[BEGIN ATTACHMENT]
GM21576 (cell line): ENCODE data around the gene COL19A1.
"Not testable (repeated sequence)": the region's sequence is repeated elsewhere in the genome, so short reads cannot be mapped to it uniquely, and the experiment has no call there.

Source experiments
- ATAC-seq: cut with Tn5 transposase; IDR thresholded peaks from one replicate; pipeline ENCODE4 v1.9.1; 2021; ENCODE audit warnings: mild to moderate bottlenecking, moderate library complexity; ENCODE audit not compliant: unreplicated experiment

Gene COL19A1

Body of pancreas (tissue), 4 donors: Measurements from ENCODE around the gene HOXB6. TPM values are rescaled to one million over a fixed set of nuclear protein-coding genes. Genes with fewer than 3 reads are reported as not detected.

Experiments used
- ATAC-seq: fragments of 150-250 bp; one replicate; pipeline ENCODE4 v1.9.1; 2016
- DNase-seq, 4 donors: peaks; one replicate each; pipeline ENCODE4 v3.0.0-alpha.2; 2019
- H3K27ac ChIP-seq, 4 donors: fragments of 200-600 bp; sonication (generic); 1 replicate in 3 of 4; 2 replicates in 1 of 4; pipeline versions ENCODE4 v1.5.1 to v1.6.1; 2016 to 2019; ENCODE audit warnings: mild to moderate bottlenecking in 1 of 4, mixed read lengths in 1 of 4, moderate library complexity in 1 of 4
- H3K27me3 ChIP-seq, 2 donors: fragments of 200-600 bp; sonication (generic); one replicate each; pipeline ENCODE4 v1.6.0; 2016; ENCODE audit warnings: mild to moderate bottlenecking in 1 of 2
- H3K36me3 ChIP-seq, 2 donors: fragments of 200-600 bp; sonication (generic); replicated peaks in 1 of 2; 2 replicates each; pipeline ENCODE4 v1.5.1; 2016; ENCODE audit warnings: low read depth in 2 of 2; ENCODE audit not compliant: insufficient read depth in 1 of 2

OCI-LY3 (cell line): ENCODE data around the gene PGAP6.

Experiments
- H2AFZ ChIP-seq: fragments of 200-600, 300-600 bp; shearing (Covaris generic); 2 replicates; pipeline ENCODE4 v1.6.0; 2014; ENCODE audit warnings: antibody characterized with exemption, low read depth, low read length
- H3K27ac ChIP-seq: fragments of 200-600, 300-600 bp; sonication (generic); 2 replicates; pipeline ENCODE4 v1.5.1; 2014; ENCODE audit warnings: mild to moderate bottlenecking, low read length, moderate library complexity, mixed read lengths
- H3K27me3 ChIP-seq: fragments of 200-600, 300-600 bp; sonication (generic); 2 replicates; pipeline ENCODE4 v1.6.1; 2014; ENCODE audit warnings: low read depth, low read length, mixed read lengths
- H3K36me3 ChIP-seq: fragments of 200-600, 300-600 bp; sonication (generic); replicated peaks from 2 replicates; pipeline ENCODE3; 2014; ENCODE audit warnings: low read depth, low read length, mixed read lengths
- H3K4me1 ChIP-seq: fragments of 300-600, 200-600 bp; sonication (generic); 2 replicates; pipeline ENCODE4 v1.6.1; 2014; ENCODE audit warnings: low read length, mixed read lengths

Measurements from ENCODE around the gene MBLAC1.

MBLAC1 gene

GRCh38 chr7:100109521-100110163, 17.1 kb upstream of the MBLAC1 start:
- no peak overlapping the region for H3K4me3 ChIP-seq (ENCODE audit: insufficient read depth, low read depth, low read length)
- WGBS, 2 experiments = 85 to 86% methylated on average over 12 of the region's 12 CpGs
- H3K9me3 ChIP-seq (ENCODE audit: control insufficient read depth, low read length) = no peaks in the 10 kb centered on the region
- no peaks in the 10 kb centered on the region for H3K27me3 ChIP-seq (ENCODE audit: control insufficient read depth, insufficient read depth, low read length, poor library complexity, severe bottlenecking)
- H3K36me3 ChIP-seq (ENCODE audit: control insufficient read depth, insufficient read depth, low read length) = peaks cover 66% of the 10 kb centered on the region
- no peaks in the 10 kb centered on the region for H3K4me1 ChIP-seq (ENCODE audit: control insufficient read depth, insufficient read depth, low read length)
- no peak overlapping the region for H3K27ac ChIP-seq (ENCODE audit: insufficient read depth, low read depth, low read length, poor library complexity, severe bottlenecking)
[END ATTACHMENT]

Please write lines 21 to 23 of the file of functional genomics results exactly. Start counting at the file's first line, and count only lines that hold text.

MBLAC1 gene

GRCh38 chr7:100109521-100110163, 17.1 kb upstream of the MBLAC1 start:
- no peak overlapping the region for H3K4me3 ChIP-seq (ENCODE audit: insufficient read depth, low read depth, low read length)